• Windows Services: Memurai can be installed as a Windows service, allowing you to manage it through Windows' native service management tools. This provides better control, monitoring, and ease of use compared to managing Redis through WSL.
  • File System Compatibility: Memurai's implementation takes into account Windows file system behaviors, ensuring smoother data persistence and management compared to potential issues that might arise when using Redis in WSL.
  • Support and Documentation: As a commercial product, Memurai offers professional support and documentation tailored to its Windows implementation. This can be valuable when encountering issues or seeking guidance.
  • Seamless Updates: Memurai's update process is designed to be Windows-friendly, ensuring that you can easily apply updates without having to navigate between Windows and Linux environments.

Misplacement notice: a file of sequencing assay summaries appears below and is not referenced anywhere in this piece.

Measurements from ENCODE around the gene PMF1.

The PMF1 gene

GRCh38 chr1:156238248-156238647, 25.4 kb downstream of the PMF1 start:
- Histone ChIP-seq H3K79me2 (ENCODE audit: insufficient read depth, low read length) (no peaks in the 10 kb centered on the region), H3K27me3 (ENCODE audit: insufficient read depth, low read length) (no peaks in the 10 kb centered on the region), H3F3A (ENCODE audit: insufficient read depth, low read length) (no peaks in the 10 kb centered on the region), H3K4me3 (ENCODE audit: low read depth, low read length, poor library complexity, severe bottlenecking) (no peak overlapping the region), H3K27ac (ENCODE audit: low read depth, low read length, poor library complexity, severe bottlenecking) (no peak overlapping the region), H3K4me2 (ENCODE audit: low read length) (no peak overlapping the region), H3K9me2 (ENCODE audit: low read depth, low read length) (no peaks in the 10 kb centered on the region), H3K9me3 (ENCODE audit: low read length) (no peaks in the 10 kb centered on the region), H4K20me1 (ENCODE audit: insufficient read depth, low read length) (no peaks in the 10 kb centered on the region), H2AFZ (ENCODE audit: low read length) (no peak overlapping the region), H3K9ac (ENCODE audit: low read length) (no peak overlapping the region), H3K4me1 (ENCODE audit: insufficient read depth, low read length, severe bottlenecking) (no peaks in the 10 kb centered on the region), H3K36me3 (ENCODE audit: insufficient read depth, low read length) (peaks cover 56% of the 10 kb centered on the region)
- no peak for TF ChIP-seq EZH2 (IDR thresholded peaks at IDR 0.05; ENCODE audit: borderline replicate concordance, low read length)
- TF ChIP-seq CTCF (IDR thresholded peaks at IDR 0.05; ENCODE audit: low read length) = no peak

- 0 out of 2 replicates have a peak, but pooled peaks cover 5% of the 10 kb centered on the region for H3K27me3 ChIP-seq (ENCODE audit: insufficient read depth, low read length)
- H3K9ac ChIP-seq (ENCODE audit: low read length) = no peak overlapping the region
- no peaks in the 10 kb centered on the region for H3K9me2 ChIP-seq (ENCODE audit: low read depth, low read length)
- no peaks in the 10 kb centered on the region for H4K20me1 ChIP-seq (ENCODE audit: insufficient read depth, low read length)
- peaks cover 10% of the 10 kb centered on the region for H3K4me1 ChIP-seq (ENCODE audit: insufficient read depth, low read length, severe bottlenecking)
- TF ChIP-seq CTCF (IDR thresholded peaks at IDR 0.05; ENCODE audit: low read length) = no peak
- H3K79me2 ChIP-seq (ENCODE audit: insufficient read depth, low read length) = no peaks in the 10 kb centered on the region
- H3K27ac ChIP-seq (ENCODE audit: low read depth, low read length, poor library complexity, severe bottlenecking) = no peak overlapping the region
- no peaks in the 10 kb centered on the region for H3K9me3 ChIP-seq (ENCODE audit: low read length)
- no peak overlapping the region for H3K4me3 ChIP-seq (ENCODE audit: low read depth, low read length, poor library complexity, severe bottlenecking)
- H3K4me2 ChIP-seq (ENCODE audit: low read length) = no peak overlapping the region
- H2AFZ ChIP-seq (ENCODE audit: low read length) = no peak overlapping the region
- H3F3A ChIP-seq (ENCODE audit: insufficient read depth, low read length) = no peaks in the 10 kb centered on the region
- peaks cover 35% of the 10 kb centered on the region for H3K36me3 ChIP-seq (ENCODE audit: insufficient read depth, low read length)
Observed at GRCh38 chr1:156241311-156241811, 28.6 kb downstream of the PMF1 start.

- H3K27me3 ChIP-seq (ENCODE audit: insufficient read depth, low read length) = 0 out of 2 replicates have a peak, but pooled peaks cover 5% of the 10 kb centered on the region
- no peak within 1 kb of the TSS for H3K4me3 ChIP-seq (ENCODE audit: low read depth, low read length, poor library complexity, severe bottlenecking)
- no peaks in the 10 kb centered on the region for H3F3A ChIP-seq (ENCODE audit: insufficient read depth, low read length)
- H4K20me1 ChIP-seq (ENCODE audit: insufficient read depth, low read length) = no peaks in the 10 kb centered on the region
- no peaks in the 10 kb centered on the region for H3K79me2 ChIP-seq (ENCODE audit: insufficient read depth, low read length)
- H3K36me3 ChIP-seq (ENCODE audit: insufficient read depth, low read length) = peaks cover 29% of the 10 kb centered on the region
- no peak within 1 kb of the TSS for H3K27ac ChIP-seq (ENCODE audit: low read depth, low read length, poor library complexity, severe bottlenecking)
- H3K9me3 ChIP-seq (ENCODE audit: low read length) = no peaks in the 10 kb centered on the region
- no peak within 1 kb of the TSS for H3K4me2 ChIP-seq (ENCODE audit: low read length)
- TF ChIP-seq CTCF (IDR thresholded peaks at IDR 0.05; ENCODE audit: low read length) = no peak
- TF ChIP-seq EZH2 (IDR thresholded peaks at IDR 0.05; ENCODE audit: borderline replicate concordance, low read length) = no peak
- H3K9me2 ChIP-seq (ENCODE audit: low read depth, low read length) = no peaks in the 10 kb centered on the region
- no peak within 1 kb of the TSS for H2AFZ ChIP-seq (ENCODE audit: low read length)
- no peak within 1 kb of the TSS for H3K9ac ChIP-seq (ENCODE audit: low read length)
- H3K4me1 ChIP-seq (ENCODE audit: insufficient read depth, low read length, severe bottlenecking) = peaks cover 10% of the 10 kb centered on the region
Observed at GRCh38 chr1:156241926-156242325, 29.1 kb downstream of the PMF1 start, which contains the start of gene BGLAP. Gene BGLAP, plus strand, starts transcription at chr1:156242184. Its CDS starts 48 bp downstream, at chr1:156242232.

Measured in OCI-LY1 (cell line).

• Compatibility Assurance: Memurai is actively developed and tested for compatibility with Windows, ensuring that you're using a product that's designed to work seamlessly on the Windows platform.

To sum up, although Redis on WSL/WSL2 might appear intriguing as an option, Memurai presents a convincing argument for individuals in search of high-performance solutions, streamlined administration, and effortless incorporation into the Windows environment.

Its inherent methodology and exclusive emphasis on Windows position it as an outstanding selection when it comes to implementing Redis on Windows platforms.

Try Memurai!

So, if you're aiming to unlock the full potential of Redis on Windows, Memurai might just be the solution you've been waiting for.

You can try Memurai Developer Edition completely for free and evaluate it until you’re ready to make the leap and request the Enterprise Edition.